China impresses U officials on trip

Than Tibbetts

Two University regents and University President Bob Bruininks were among a group of Minnesotans that traveled to China last week as part of Gov. Tim Pawlenty’s delegation to the country.

The University administration’s delegates all said they were impressed with the level of energy and motivation within the country.

Bruininks, who was placed in charge of the education delegation, said China is investing a great deal of resources in education.

“The sense you have when you go to China is that while there are challenges clearly in human rights and other areas, this is also a country that is clearly making major efforts to improve itself and connect itself substantially to the rest of the world,” he said.

Bruininks said more than 8,000 people from China have graduated from the University since 1914, more than any other university in the United States.

Bruininks said a sense of urgency in China is “palpable.”

Regent David Metzen also said Chinese citizens have a sense of urgency that is lacking in America.

“Their government and their students are absolutely committed to learning,” Metzen said. “They’re on the move, they’re building campuses all over the country and it won’t be long and they’ll be passing America if we don’t change our ways.”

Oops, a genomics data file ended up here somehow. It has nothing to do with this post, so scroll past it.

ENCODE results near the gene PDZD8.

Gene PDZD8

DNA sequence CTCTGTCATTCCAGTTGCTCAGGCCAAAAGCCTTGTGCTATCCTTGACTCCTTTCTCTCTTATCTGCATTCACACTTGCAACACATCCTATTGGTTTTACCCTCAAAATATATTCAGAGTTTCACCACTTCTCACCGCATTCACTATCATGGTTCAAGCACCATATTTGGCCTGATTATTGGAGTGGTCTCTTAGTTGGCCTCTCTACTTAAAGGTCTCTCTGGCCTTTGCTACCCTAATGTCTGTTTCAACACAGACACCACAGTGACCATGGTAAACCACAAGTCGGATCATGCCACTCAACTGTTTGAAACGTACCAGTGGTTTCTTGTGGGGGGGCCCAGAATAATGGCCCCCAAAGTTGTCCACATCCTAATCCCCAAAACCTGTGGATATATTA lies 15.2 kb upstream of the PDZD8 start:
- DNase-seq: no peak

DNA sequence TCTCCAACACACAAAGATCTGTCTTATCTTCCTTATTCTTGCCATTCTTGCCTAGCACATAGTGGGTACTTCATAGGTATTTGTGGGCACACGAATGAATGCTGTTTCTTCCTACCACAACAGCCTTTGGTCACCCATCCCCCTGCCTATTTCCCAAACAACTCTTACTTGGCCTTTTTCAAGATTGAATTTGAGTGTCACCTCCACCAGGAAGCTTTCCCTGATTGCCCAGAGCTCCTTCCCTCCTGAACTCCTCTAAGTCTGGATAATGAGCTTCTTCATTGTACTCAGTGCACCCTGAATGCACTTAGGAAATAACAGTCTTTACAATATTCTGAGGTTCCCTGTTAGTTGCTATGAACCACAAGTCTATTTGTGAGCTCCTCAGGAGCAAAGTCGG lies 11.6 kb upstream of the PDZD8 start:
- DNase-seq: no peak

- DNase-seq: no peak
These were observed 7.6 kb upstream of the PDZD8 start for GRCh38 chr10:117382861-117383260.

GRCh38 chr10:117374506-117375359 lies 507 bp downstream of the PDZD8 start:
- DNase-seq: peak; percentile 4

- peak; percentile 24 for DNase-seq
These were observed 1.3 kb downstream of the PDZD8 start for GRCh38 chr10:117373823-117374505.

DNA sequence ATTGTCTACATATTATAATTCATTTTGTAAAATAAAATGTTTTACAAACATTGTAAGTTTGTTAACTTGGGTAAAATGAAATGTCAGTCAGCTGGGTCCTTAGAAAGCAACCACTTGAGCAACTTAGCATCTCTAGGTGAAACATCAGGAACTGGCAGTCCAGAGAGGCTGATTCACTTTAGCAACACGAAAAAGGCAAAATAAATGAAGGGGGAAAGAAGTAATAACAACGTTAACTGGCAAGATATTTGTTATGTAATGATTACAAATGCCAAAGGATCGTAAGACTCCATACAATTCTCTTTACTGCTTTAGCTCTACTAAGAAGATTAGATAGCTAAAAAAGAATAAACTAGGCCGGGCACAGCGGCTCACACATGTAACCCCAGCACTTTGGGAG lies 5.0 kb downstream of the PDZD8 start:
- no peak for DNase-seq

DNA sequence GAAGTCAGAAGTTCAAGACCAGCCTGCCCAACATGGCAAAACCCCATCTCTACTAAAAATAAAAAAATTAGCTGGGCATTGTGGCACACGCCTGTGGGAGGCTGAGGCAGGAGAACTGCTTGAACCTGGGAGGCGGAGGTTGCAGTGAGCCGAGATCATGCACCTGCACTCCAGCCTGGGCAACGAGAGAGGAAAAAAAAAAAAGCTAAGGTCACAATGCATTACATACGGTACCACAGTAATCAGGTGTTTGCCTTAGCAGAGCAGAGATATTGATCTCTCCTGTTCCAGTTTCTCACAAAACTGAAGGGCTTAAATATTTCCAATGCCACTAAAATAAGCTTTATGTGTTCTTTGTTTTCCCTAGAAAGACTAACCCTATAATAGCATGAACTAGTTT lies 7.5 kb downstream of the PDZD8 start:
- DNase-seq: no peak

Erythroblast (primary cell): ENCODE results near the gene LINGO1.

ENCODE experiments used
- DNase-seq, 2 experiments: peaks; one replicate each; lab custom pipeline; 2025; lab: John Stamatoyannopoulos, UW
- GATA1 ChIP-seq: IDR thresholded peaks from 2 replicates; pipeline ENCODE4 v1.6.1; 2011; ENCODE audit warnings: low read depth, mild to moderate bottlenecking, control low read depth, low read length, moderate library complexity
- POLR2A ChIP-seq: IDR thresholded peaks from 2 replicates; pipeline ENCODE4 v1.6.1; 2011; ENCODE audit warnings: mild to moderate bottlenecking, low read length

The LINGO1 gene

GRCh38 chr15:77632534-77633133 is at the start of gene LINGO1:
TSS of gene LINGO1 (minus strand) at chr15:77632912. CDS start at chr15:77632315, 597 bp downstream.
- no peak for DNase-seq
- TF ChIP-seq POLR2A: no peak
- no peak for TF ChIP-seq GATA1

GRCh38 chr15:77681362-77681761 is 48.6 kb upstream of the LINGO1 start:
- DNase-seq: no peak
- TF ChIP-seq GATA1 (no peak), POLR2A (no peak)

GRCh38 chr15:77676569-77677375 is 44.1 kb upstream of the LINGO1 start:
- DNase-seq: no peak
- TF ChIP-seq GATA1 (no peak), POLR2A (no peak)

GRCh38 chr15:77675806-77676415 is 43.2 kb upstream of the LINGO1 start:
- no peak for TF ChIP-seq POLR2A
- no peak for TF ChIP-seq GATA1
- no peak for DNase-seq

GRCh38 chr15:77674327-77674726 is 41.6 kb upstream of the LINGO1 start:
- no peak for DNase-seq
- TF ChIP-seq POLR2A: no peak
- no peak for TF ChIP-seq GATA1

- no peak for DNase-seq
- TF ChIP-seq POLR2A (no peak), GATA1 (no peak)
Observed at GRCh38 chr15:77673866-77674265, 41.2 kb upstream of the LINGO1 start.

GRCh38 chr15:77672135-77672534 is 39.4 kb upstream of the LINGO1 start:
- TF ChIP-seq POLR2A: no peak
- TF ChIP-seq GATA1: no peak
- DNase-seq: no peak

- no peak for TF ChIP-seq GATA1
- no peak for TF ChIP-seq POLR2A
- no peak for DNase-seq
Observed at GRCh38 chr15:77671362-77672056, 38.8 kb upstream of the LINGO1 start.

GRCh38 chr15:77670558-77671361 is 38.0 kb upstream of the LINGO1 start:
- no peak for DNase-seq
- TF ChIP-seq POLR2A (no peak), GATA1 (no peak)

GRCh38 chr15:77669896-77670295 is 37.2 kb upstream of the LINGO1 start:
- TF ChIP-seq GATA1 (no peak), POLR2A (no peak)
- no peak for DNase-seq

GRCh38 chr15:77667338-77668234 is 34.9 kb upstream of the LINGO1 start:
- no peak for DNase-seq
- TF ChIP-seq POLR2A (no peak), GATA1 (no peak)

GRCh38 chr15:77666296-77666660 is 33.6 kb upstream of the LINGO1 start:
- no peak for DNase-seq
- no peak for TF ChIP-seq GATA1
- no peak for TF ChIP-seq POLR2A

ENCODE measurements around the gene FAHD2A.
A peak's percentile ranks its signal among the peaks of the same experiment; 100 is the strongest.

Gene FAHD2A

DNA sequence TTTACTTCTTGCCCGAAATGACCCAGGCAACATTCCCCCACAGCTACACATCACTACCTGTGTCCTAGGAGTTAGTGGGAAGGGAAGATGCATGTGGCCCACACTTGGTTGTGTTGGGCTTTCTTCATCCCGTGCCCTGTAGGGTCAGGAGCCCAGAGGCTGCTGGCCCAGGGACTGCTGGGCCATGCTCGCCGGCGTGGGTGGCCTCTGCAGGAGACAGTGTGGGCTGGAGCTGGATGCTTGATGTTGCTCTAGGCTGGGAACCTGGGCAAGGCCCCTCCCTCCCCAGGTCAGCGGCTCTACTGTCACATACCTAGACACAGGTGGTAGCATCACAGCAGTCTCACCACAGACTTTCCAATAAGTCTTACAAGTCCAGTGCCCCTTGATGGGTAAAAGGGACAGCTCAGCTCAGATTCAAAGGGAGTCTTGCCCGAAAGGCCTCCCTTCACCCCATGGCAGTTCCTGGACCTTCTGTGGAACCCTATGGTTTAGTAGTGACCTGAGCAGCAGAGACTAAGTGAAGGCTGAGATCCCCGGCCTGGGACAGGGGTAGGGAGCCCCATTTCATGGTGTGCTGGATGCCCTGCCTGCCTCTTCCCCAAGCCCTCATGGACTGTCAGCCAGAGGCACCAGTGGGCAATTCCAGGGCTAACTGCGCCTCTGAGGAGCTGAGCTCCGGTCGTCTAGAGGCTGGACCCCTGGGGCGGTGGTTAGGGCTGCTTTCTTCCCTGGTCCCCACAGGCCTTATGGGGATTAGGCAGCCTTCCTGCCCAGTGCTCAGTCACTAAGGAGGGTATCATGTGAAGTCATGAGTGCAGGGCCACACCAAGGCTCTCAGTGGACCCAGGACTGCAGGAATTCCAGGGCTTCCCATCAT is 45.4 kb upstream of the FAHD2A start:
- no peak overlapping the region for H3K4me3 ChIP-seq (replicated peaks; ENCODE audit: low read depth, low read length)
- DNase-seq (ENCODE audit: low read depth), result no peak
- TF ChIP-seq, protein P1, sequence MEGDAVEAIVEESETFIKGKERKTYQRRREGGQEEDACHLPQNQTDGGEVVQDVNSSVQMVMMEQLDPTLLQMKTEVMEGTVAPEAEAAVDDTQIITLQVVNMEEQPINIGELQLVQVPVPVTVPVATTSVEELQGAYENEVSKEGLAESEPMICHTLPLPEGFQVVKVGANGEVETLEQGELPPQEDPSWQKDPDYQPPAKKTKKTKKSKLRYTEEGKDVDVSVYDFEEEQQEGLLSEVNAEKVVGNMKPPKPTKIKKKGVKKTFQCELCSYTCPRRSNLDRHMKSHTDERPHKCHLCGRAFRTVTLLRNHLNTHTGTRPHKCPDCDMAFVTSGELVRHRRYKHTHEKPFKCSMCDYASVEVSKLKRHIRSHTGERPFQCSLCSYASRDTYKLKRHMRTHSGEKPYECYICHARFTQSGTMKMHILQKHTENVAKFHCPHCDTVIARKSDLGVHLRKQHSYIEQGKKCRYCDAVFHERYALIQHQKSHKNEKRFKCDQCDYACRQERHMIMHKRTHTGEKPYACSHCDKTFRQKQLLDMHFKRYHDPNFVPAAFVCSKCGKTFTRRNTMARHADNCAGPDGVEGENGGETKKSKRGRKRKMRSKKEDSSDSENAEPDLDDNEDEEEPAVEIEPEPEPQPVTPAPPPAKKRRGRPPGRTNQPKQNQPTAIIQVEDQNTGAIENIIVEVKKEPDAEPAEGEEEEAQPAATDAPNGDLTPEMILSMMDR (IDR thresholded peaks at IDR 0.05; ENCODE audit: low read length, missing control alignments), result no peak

Hong Yang, director of the University’s China Center, said the trip helped further the University’s network of friends and alumni in China, which in turn will help encourage faculty members and students to travel to the other side of the world.

As a testament to the Chinese government’s commitment to education, Yang said, the number of first-year students enrolled in China has nearly quadrupled in eight years, from 1.2 million to 4.6 million.

While on the trip, University officials helped inaugurate a master’s degree program in health care administration in Hong Kong. They also opened a chapter of the University Alumni Association in Guangzhou in southern China, the sixth such chapter on mainland China, along with another in Taiwan.

Yang said this program is particularly valuable to China because two-thirds of Asia’s 90,000 hospitals are in the country.

“You can see the future of how the program will impact health care in China,” he said.

Board of Regents Vice Chairwoman Patricia Simmons said the University is well-placed to help address some of the needs of the Chinese people, just as U.S. citizens stand to benefit from the relationship.

“There is a large commitment to higher education in China,” she said. “They view that as critical to their future.”